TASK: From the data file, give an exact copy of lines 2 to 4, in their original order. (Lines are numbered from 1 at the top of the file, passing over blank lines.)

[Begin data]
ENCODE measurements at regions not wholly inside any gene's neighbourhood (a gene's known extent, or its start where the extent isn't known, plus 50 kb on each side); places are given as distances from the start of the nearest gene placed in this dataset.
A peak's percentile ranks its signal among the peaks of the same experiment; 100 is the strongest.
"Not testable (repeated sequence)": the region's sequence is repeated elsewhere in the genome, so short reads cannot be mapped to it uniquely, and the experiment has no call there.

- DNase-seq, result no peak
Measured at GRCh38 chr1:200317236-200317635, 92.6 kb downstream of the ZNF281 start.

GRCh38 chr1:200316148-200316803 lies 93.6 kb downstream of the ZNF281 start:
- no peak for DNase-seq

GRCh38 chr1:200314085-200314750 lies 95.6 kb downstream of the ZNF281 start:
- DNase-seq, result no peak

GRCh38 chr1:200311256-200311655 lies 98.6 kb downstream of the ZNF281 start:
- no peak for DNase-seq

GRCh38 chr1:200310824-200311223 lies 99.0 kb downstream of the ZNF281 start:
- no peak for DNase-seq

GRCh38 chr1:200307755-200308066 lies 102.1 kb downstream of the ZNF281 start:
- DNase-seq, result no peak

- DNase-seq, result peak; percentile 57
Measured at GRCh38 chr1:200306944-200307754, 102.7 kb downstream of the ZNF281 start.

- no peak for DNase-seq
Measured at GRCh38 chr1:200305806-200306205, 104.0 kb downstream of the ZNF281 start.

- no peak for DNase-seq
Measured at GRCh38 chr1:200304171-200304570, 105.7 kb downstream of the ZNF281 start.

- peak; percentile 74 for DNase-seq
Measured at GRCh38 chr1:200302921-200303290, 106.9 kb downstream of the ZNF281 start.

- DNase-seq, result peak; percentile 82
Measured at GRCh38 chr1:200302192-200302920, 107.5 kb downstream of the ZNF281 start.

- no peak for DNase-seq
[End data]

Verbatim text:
A peak's percentile ranks its signal among the peaks of the same experiment; 100 is the strongest.
"Not testable (repeated sequence)": the region's sequence is repeated elsewhere in the genome, so short reads cannot be mapped to it uniquely, and the experiment has no call there.

- DNase-seq, result no peak